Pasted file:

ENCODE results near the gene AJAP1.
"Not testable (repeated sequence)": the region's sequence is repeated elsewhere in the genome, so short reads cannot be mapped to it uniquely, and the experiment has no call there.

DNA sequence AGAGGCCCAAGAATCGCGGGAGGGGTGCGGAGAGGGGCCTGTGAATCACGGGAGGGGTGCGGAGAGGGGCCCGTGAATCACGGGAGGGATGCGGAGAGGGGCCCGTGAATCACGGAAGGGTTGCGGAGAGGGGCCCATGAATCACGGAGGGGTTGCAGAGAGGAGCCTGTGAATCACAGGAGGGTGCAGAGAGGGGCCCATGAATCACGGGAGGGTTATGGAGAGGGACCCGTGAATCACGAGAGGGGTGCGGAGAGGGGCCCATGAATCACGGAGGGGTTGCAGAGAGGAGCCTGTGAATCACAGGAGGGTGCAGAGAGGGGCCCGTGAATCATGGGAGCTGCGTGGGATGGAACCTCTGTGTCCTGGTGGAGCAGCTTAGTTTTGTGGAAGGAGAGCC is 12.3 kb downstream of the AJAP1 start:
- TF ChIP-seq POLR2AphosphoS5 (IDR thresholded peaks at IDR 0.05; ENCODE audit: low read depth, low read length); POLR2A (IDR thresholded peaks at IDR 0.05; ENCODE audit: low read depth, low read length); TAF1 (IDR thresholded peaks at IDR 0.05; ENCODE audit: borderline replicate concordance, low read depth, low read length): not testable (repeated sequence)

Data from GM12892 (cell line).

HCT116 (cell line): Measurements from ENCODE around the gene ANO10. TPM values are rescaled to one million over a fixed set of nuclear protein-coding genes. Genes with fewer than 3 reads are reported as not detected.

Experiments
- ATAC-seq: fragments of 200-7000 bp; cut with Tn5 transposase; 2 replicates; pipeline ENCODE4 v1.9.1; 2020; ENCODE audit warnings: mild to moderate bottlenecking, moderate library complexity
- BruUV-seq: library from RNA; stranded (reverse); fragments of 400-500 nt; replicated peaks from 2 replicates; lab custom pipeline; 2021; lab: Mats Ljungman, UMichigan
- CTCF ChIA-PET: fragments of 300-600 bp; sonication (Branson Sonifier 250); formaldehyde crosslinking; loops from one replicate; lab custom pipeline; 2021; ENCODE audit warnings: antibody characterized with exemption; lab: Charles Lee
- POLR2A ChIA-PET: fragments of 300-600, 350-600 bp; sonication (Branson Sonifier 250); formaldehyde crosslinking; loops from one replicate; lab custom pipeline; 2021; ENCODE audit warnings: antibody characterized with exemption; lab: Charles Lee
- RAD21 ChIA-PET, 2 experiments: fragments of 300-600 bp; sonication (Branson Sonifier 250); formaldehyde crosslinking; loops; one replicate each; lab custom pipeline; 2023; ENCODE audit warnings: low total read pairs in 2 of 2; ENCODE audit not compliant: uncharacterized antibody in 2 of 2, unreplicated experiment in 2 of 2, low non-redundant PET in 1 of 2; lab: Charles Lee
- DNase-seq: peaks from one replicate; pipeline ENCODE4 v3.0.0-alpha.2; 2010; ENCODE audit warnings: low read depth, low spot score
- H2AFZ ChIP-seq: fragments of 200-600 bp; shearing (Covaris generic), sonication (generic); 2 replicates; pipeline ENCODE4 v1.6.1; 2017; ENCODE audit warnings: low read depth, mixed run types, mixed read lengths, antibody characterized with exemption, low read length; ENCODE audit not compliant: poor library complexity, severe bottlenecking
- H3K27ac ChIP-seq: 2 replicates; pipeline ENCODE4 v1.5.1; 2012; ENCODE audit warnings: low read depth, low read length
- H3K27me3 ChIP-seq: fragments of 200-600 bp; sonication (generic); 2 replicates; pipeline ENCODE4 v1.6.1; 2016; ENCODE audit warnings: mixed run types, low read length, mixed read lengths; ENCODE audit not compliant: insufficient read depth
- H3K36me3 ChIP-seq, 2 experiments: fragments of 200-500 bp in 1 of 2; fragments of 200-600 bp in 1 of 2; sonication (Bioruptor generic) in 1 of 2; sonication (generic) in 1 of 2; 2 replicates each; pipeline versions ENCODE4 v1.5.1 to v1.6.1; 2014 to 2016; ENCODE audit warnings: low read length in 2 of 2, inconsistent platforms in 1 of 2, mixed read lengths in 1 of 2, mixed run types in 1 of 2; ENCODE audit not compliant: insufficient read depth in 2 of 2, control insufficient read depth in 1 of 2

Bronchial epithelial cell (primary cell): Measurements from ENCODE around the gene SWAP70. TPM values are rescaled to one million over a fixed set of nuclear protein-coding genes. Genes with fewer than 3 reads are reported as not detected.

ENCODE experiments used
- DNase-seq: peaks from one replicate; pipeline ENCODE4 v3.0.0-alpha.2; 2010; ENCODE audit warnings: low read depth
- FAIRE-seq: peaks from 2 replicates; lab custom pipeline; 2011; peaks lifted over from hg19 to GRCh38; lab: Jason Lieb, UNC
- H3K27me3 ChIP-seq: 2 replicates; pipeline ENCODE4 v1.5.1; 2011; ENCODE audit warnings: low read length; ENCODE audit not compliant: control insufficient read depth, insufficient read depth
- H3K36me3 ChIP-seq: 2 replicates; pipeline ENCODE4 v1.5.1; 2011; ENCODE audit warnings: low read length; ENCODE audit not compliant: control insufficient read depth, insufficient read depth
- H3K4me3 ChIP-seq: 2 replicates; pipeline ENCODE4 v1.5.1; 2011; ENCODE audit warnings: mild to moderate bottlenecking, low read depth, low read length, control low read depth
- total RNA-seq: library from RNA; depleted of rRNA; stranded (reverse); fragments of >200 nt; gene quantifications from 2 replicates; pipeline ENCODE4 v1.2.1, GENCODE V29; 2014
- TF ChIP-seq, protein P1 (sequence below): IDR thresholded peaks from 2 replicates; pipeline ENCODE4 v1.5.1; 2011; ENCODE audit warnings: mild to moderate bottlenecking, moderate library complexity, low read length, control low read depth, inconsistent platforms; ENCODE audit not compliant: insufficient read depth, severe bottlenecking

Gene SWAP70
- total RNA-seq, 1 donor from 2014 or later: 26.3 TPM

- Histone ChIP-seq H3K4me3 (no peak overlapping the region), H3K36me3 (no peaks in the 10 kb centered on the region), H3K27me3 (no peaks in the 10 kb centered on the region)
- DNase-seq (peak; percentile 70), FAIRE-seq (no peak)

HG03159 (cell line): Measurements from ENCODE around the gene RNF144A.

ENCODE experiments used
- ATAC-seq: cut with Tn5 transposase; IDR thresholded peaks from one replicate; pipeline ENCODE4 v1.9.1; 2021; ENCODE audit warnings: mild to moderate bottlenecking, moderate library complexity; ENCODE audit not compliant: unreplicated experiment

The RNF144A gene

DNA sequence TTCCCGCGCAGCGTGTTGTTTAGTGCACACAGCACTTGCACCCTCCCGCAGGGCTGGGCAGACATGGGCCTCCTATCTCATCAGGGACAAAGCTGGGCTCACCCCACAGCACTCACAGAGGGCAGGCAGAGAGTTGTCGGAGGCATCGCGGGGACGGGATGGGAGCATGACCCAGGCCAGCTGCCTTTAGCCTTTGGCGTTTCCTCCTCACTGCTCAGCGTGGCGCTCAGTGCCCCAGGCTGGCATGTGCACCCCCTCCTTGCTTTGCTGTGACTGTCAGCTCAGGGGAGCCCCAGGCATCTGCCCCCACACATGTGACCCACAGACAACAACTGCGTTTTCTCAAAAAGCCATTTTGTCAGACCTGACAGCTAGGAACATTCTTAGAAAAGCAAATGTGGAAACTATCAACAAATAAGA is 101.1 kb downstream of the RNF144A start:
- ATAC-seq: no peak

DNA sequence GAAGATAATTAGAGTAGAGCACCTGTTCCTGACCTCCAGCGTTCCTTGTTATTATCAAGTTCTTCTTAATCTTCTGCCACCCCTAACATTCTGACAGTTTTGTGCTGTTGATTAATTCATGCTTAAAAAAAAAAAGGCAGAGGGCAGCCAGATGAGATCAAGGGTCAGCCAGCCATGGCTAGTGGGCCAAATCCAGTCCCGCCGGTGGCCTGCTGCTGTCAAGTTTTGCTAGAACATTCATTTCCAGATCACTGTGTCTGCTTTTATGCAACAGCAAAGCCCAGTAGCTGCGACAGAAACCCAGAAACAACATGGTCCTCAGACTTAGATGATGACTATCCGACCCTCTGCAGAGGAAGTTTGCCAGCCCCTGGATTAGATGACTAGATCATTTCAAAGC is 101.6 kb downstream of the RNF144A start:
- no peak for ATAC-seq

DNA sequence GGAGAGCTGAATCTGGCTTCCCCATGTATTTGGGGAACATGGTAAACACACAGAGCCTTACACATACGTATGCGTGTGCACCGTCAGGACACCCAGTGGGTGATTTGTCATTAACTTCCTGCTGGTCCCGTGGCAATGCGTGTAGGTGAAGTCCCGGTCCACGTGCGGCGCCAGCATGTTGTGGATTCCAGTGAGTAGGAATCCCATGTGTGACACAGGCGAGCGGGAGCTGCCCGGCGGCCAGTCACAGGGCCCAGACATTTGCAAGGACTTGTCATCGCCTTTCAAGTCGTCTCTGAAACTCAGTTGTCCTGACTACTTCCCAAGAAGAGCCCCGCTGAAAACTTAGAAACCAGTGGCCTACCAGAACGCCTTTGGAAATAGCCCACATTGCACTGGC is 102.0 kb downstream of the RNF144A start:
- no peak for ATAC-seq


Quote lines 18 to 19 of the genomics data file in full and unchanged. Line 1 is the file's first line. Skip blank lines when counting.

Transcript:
Bronchial epithelial cell (primary cell): Measurements from ENCODE around the gene SWAP70. TPM values are rescaled to one million over a fixed set of nuclear protein-coding genes. Genes with fewer than 3 reads are reported as not detected.

ENCODE experiments used